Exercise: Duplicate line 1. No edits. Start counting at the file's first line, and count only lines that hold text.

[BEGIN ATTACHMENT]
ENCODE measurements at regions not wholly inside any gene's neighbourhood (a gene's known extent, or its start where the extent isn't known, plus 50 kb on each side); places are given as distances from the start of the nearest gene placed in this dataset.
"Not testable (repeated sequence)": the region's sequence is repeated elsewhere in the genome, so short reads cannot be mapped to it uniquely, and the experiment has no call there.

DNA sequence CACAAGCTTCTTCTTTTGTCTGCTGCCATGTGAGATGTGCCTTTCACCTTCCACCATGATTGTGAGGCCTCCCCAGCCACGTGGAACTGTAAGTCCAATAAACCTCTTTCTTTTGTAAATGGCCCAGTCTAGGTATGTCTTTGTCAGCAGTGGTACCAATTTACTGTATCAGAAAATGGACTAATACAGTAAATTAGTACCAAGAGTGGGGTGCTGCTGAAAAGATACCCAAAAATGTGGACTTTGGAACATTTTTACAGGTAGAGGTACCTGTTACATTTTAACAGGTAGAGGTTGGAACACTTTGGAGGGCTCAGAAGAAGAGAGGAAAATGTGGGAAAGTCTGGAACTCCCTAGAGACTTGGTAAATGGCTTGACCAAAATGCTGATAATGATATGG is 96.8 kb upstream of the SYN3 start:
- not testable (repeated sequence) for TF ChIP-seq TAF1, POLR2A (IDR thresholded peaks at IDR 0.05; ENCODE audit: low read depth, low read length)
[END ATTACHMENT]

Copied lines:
ENCODE measurements at regions not wholly inside any gene's neighbourhood (a gene's known extent, or its start where the extent isn't known, plus 50 kb on each side); places are given as distances from the start of the nearest gene placed in this dataset.